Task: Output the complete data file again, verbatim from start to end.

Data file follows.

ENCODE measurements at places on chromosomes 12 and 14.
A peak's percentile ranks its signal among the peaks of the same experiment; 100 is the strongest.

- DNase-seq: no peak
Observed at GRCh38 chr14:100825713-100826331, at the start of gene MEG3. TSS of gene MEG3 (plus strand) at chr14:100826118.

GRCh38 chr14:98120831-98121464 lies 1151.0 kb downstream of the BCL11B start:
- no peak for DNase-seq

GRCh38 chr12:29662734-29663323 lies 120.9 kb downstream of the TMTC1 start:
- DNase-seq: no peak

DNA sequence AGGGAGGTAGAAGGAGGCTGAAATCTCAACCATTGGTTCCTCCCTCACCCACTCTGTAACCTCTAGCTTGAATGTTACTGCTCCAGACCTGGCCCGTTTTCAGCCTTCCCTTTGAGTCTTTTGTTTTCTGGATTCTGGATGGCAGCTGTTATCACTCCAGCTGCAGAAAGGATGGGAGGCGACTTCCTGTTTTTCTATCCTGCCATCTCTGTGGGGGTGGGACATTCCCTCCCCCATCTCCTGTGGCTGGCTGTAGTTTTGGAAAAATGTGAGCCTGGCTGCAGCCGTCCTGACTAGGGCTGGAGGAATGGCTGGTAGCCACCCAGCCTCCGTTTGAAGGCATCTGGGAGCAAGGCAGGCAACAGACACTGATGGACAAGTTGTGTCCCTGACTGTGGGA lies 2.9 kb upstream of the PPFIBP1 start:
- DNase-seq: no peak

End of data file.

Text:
ENCODE measurements at places on chromosomes 12 and 14.
A peak's percentile ranks its signal among the peaks of the same experiment; 100 is the strongest.

- DNase-seq: no peak
Observed at GRCh38 chr14:100825713-100826331, at the start of gene MEG3. TSS of gene MEG3 (plus strand) at chr14:100826118.

GRCh38 chr14:98120831-98121464 lies 1151.0 kb downstream of the BCL11B start:
- no peak for DNase-seq

GRCh38 chr12:29662734-29663323 lies 120.9 kb downstream of the TMTC1 start:
- DNase-seq: no peak

DNA sequence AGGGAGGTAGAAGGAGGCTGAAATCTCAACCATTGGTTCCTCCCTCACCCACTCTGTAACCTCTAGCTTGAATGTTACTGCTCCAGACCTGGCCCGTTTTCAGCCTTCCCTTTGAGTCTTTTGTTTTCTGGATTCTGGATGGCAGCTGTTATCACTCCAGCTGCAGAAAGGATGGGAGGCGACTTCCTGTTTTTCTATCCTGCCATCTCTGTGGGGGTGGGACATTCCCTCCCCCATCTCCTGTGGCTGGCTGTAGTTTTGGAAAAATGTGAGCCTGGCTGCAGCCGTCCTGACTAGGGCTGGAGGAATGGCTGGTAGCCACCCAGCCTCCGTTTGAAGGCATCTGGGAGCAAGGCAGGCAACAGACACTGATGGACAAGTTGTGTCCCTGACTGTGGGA lies 2.9 kb upstream of the PPFIBP1 start:
- DNase-seq: no peak